Where are the Real Heroes?

Why are we all chasing excitement? It is so temporary. And yet we want our children to get excited about anything. So they are exposed to inner-earth people flying on giant birds, battling monsters… at least that’s what the ad promotes. Or young people taking to the woods to murder each other. I’m told Grade 3 children are reading Hunger Games. That’s not excitement, that’s horror!

So it has become the trend to promote fantasy and violence. In real life, fantasy is in the mind and violence is abhorred. At least people still react with horror to it.

Children of today begin life innocently. They are not looking for monsters. They’re not inviting violence. Why do authors think those ingredients are required in order to sell books?

All I see are anti-heroes. Where are stories about real heroes? Where are there plots about people who strive to accomplish something to benefit humanity? Where are there stories about love for family and kindness and understanding for those in need? Where is humour?

Stories about real heroes like Marie Curie, who put her research to cure cancer on hold in order to save lives in World War I; or Hippocrates, who taught the ethics of medical practice and became known as the “Father of Medicine”; or Joseph Lister, who taught the medical community about the concept of antiseptic surgery; these are real heroes, and children love to hear about them and are inspired by their work.

I know, because I’ve been reading stories about these real heroes to children in their classrooms and they love them!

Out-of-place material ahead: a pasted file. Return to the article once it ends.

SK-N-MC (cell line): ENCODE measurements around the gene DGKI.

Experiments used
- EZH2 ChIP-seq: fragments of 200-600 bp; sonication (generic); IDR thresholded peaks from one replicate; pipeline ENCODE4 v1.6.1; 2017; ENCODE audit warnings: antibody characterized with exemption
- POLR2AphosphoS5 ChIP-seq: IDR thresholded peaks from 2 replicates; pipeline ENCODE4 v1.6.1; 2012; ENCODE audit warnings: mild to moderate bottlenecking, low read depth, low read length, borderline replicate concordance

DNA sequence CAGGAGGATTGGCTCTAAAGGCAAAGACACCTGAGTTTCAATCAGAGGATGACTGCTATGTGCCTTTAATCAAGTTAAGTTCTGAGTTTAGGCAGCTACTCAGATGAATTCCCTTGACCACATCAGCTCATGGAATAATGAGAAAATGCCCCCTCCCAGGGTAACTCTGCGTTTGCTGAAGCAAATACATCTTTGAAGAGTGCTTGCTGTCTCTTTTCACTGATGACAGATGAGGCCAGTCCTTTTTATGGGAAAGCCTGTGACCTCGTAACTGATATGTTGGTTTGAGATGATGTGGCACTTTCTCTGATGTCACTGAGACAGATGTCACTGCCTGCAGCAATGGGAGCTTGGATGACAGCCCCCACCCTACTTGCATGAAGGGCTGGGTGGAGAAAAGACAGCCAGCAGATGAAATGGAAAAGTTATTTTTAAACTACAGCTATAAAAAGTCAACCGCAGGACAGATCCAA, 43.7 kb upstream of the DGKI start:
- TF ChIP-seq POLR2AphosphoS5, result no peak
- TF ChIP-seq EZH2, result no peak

How I wrote Hippocrates

Let me tell you a little history. I hated studying history in school. I couldn’t remember all those dates and wars were exasperatingly stupid to me. Now I write about history for children and I love doing it. How did that happen?

It started when I took a brief intro course on the use of a computer. Overnight I started writing a series of stories that covered history from ancient times to the mid twentieth century through the eyes of my character Alexander Catt. What fun!

Do you believe in serendipity? My good friend and son-in-law suggested a new series on the history of medicine. From the previous research I knew it would have to begin with ancient Egypt. SHAZAM! I was invited to a museum exhibit on ancient Egypt and there in the gift shop was a book on Medicine in Ancient Egypt! The story wrote itself.

Did you know that the symbol for drugstores came from ancient Egypt?

I was reading a biography of Hippocrates when (SHAZAM!) my daughter gave me a worn ragged old book on the ancient Olympics and the story “Lexi and Hippocrates Find Trouble at the Olympics” wrote itself.

Did you know that Niki was the goddess of victory?

Did you know that those ancient runners ran naked? Now that’s racy!

Did you know that Hippocrates taught medicine under a tree?

So, what’s next in my little history? I let serendipity guide me. Doctors are now required to view a program on washing hands before they renew their licenses to practice medicine. Incredible! Why? The answer begins with Lister. I can’t wait to write this one! Do you know if there is a book about the man?

So far all I know is that he took his new bride on a honeymoon to Europe to visit all the hospitals. Now there’s a story!